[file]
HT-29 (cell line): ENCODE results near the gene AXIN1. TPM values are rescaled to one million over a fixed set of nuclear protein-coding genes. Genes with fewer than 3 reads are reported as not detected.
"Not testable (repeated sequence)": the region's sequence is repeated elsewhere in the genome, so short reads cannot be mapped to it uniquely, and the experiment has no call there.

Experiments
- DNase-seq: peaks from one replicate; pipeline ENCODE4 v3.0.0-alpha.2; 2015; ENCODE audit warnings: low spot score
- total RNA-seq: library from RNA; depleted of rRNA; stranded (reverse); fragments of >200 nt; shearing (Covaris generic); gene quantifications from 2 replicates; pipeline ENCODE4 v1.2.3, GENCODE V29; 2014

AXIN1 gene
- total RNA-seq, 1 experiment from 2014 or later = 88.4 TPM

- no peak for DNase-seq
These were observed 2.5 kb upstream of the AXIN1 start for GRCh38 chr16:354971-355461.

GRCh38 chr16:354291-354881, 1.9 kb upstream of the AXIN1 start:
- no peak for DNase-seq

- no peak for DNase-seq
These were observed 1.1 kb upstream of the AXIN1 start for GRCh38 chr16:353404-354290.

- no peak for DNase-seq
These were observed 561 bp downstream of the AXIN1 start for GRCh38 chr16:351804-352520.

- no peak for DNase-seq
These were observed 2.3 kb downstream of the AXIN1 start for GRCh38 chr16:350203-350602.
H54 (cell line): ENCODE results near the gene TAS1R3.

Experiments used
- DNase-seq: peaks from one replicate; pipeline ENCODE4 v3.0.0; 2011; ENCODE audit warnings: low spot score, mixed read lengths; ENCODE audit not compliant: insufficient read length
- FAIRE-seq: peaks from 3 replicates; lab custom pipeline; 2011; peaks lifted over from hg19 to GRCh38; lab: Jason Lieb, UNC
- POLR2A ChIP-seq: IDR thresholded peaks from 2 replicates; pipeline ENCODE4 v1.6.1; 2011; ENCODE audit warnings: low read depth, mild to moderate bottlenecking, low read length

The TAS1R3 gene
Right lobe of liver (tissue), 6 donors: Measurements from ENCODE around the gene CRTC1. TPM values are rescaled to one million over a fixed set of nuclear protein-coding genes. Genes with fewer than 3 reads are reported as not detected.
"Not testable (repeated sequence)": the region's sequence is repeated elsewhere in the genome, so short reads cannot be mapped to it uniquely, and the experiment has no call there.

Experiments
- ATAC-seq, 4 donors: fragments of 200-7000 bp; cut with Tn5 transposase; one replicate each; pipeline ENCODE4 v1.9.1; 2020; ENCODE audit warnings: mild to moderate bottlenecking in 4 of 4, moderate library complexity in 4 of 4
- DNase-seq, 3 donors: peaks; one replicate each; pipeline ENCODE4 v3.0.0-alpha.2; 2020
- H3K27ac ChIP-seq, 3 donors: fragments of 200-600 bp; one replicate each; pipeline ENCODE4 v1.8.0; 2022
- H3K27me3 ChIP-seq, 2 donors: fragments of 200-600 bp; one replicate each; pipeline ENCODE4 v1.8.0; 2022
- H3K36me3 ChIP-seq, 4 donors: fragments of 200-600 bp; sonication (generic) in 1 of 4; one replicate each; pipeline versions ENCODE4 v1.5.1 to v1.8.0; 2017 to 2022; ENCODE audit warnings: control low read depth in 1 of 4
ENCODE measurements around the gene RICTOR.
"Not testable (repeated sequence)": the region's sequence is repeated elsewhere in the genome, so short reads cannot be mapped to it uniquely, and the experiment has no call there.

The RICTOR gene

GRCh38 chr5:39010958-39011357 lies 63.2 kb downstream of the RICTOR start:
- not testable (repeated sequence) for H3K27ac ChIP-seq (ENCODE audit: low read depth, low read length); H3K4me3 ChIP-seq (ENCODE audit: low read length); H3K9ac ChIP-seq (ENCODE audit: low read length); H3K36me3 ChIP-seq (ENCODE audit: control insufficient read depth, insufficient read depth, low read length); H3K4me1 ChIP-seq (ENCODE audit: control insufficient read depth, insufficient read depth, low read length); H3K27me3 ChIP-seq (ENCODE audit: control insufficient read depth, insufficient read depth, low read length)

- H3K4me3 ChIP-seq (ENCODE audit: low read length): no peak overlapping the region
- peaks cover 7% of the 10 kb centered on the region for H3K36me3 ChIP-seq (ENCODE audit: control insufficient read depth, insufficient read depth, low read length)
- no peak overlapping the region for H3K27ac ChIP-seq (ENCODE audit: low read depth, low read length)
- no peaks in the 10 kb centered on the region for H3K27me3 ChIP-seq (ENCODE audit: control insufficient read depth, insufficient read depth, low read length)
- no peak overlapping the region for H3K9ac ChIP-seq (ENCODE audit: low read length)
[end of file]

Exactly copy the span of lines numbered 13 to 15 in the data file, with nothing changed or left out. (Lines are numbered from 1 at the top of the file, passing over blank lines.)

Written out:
These were observed 1.1 kb upstream of the AXIN1 start for GRCh38 chr16:353404-354290.

- no peak for DNase-seq
These were observed 561 bp downstream of the AXIN1 start for GRCh38 chr16:351804-352520.